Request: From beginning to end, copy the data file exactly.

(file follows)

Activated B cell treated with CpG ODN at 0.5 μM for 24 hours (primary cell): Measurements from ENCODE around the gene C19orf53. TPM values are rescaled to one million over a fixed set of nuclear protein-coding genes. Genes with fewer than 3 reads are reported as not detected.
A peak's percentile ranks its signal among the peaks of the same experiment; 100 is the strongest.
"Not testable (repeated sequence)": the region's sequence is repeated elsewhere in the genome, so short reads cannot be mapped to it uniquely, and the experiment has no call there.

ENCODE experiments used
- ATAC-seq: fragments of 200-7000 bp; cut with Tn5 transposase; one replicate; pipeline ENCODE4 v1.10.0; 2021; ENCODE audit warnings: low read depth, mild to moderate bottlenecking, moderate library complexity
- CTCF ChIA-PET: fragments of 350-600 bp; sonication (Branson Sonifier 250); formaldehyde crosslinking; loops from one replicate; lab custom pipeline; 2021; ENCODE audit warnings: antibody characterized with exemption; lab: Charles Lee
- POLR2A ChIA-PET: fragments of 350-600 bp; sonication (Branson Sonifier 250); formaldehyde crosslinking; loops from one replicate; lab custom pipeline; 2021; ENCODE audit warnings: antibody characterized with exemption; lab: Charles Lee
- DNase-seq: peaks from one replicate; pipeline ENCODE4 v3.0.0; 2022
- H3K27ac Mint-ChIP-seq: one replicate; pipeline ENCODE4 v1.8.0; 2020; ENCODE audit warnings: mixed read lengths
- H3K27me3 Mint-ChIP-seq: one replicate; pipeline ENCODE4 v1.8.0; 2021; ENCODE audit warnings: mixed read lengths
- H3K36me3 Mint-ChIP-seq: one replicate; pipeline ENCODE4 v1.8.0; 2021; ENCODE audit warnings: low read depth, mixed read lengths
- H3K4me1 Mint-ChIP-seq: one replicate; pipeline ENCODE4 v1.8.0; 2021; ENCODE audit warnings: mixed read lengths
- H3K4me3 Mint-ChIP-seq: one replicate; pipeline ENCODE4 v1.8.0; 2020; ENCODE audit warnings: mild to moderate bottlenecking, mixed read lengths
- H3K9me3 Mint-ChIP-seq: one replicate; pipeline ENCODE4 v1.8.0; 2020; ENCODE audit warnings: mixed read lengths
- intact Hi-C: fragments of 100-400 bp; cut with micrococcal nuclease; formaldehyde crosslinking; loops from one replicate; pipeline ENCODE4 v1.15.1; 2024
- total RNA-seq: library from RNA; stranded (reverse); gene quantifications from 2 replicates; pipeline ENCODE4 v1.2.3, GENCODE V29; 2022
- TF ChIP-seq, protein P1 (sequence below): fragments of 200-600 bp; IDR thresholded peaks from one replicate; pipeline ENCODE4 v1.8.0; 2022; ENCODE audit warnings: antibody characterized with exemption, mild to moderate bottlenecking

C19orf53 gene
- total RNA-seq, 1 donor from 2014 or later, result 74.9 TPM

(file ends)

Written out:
Activated B cell treated with CpG ODN at 0.5 μM for 24 hours (primary cell): Measurements from ENCODE around the gene C19orf53. TPM values are rescaled to one million over a fixed set of nuclear protein-coding genes. Genes with fewer than 3 reads are reported as not detected.
A peak's percentile ranks its signal among the peaks of the same experiment; 100 is the strongest.
"Not testable (repeated sequence)": the region's sequence is repeated elsewhere in the genome, so short reads cannot be mapped to it uniquely, and the experiment has no call there.

ENCODE experiments used
- ATAC-seq: fragments of 200-7000 bp; cut with Tn5 transposase; one replicate; pipeline ENCODE4 v1.10.0; 2021; ENCODE audit warnings: low read depth, mild to moderate bottlenecking, moderate library complexity
- CTCF ChIA-PET: fragments of 350-600 bp; sonication (Branson Sonifier 250); formaldehyde crosslinking; loops from one replicate; lab custom pipeline; 2021; ENCODE audit warnings: antibody characterized with exemption; lab: Charles Lee
- POLR2A ChIA-PET: fragments of 350-600 bp; sonication (Branson Sonifier 250); formaldehyde crosslinking; loops from one replicate; lab custom pipeline; 2021; ENCODE audit warnings: antibody characterized with exemption; lab: Charles Lee
- DNase-seq: peaks from one replicate; pipeline ENCODE4 v3.0.0; 2022
- H3K27ac Mint-ChIP-seq: one replicate; pipeline ENCODE4 v1.8.0; 2020; ENCODE audit warnings: mixed read lengths
- H3K27me3 Mint-ChIP-seq: one replicate; pipeline ENCODE4 v1.8.0; 2021; ENCODE audit warnings: mixed read lengths
- H3K36me3 Mint-ChIP-seq: one replicate; pipeline ENCODE4 v1.8.0; 2021; ENCODE audit warnings: low read depth, mixed read lengths
- H3K4me1 Mint-ChIP-seq: one replicate; pipeline ENCODE4 v1.8.0; 2021; ENCODE audit warnings: mixed read lengths
- H3K4me3 Mint-ChIP-seq: one replicate; pipeline ENCODE4 v1.8.0; 2020; ENCODE audit warnings: mild to moderate bottlenecking, mixed read lengths
- H3K9me3 Mint-ChIP-seq: one replicate; pipeline ENCODE4 v1.8.0; 2020; ENCODE audit warnings: mixed read lengths
- intact Hi-C: fragments of 100-400 bp; cut with micrococcal nuclease; formaldehyde crosslinking; loops from one replicate; pipeline ENCODE4 v1.15.1; 2024
- total RNA-seq: library from RNA; stranded (reverse); gene quantifications from 2 replicates; pipeline ENCODE4 v1.2.3, GENCODE V29; 2022
- TF ChIP-seq, protein P1 (sequence below): fragments of 200-600 bp; IDR thresholded peaks from one replicate; pipeline ENCODE4 v1.8.0; 2022; ENCODE audit warnings: antibody characterized with exemption, mild to moderate bottlenecking

C19orf53 gene
- total RNA-seq, 1 donor from 2014 or later, result 74.9 TPM